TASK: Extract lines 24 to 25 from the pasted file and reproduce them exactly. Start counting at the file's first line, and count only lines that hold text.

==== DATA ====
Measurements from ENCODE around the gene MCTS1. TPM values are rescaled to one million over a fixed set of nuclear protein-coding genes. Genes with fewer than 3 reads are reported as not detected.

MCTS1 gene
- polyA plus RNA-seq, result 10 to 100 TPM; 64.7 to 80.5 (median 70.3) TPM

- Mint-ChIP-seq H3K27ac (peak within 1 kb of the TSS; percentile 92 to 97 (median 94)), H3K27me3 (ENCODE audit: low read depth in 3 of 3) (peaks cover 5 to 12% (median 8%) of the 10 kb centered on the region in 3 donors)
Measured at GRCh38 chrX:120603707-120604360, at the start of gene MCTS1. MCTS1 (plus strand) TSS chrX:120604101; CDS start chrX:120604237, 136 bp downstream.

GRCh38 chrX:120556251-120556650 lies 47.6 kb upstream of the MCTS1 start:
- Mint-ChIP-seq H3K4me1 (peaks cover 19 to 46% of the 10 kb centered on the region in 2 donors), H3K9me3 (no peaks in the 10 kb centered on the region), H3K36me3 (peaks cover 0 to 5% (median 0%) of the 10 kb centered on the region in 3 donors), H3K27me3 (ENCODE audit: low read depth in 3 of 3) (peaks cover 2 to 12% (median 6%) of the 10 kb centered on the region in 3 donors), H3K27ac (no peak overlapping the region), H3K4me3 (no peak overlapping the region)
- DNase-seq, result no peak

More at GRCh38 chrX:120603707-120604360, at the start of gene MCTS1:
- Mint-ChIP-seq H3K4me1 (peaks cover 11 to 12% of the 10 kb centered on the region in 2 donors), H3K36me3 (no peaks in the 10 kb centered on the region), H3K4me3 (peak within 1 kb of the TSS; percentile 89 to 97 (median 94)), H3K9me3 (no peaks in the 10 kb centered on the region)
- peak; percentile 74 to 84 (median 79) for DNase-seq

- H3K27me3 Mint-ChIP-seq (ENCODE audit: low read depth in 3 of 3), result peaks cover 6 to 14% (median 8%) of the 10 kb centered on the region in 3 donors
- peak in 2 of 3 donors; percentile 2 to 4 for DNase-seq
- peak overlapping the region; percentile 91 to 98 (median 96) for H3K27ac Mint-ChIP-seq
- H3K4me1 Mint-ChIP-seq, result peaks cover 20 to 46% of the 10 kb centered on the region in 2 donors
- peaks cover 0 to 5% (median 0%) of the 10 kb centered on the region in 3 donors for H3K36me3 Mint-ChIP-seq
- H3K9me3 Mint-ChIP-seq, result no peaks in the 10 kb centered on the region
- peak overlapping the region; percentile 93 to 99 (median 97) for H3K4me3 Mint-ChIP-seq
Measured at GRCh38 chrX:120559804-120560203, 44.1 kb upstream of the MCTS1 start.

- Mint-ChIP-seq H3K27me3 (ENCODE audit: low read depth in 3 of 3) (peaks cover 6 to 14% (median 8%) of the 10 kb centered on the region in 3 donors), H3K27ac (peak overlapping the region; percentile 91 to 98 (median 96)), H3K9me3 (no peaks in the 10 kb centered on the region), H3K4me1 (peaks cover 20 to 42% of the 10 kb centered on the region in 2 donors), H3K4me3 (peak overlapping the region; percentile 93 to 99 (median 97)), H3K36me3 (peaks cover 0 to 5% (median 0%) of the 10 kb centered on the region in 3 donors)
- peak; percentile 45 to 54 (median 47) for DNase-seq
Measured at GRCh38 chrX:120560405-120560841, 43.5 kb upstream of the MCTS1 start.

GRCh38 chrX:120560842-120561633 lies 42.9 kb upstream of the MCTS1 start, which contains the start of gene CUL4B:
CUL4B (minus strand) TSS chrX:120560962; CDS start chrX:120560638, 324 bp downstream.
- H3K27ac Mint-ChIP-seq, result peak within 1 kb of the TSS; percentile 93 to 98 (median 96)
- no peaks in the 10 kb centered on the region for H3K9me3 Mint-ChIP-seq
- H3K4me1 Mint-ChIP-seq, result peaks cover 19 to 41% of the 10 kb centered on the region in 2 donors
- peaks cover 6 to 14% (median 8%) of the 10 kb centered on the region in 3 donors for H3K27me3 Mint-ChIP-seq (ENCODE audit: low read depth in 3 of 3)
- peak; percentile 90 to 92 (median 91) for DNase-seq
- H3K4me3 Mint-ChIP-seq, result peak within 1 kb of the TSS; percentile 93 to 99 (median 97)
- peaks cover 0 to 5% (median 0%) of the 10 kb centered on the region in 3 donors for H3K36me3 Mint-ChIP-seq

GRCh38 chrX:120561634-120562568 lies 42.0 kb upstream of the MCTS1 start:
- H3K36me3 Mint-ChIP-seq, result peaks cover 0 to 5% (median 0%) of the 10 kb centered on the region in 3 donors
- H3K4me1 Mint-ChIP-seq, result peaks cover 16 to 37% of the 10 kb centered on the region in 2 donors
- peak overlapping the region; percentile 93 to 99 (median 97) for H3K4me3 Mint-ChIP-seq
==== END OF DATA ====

CUL4B (minus strand) TSS chrX:120560962; CDS start chrX:120560638, 324 bp downstream.
- H3K27ac Mint-ChIP-seq, result peak within 1 kb of the TSS; percentile 93 to 98 (median 96)